Price floors set a minimum price for how much the government will pay farmers for their crops, protecting farmers from Big Ag-imposed cheap prices. A farmer wouldn’t have to settle for the measly prices proposed by Ag giants if the government offered them a higher one.
Price floors also go hand-in-hand with grain reserves, as the government would store the grain it bought in public facilities, or pay farmers to store it on farms. Price floors could also set parity prices: prices that ensure farmers can pay for the costs of farming and earn a livable income.
3. Real conservation program set-asides
Conservation and set-aside programs pay farmers to stop growing if supply is getting too big or prices are getting too low. They can also pay farmers to invest in soil and water protections, grow non-commodity crops, or take on other sustainable practices.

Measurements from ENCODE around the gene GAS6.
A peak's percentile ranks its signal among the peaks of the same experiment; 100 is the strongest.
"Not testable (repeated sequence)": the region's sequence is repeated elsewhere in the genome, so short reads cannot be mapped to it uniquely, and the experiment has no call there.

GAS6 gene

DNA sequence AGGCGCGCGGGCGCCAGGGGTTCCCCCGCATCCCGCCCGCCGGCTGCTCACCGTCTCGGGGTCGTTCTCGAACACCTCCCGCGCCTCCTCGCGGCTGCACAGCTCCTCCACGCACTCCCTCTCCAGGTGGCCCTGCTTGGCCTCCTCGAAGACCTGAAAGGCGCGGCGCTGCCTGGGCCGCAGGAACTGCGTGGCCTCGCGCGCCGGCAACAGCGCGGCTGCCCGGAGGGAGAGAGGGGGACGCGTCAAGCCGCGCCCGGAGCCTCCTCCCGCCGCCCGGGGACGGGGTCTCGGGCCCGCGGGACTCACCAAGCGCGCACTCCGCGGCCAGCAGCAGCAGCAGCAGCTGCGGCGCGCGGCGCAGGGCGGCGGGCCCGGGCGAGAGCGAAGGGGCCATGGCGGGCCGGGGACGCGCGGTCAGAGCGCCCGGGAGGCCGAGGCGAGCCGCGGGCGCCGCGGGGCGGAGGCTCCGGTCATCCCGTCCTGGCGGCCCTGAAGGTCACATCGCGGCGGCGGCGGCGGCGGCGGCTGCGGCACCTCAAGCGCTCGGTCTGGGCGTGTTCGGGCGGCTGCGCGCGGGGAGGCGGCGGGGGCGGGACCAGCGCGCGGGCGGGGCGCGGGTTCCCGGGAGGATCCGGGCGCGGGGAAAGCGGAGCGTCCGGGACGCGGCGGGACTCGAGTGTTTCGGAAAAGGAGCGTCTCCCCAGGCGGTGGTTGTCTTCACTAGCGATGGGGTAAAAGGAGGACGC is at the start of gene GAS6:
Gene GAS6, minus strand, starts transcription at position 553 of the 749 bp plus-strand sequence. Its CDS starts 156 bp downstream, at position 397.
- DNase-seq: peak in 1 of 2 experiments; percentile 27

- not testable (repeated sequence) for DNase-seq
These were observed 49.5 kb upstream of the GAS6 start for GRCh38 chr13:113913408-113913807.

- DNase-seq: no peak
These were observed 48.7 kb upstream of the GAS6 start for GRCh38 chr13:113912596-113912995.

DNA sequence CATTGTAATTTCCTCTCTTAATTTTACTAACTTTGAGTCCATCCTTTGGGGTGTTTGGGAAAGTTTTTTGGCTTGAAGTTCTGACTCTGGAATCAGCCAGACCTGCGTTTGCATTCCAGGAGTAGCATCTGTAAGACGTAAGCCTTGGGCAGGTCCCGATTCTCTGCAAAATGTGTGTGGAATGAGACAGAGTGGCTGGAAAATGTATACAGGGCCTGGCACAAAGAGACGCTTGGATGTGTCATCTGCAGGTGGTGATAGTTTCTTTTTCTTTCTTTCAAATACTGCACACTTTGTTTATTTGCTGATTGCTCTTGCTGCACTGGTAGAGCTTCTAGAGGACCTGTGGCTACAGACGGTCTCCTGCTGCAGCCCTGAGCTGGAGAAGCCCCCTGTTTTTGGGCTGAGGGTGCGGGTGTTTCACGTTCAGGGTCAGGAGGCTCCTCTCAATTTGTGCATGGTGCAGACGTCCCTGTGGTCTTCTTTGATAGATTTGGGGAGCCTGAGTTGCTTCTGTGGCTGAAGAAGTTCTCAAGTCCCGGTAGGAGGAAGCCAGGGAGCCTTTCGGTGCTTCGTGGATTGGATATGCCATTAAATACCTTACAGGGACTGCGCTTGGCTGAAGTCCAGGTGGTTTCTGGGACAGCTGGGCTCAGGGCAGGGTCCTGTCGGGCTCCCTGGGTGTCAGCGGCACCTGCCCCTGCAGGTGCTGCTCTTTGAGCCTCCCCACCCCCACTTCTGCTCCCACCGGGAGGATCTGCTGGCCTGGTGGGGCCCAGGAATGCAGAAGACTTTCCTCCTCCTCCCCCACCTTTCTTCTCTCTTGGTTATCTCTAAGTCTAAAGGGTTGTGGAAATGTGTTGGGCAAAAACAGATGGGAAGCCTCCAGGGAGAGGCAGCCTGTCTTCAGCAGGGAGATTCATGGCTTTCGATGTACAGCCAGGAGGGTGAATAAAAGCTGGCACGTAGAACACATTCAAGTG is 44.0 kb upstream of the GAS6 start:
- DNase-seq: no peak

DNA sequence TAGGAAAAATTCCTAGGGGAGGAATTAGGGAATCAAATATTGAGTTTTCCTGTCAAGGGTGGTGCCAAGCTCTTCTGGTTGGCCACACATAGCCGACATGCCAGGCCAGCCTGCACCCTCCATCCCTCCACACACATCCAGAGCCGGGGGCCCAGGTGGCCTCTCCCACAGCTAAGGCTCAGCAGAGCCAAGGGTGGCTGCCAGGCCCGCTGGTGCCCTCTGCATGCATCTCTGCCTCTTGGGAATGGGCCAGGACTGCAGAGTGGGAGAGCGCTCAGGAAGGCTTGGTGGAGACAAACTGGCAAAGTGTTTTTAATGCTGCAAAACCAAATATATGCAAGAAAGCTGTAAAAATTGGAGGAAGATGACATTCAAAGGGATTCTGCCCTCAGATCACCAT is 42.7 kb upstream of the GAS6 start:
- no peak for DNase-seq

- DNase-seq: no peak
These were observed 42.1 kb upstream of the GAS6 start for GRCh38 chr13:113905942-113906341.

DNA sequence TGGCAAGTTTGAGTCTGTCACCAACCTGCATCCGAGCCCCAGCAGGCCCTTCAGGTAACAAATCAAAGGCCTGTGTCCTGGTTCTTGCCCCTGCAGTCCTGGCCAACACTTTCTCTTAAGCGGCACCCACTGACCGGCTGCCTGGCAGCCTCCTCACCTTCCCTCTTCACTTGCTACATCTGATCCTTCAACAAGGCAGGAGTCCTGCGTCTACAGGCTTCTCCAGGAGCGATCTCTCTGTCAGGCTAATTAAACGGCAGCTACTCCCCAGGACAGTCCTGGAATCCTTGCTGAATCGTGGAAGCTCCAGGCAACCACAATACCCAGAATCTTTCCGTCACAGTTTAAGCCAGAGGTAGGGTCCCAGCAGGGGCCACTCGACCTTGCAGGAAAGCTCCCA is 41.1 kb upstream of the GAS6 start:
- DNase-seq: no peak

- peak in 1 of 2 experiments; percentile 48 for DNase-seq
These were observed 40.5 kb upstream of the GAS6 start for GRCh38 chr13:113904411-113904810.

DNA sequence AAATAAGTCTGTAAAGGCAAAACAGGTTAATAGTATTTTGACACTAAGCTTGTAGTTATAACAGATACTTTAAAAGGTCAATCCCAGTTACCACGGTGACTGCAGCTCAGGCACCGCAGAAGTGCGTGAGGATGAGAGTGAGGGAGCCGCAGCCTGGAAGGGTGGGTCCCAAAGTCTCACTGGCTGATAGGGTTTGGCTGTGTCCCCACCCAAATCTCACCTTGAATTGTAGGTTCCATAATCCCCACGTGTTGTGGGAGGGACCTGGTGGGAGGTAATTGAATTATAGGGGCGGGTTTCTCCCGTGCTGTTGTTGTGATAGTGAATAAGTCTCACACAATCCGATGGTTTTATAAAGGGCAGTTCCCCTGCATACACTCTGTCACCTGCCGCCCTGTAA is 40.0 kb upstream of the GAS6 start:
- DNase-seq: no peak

We already have conservation programs in the Farm Bill, like the Conservation Reserve Program. This program pays farmers not to plant on vulnerable land and to grow more sustainable plants.
However, conservation programs need improvements. Right now, they’re more likely to boost Big Ag and climate scams over actually green practices and small- and medium-sized family farms.
4. Trade policy
International trade has a huge effect on prices and supply. One of the reasons commodity prices have dropped so low is that they’re traded on the world stage.
Multinational corporations import farm products into the U.S. to drive down the prices for farmers here. They also offload our “excess” supply on other countries, which has the same effect.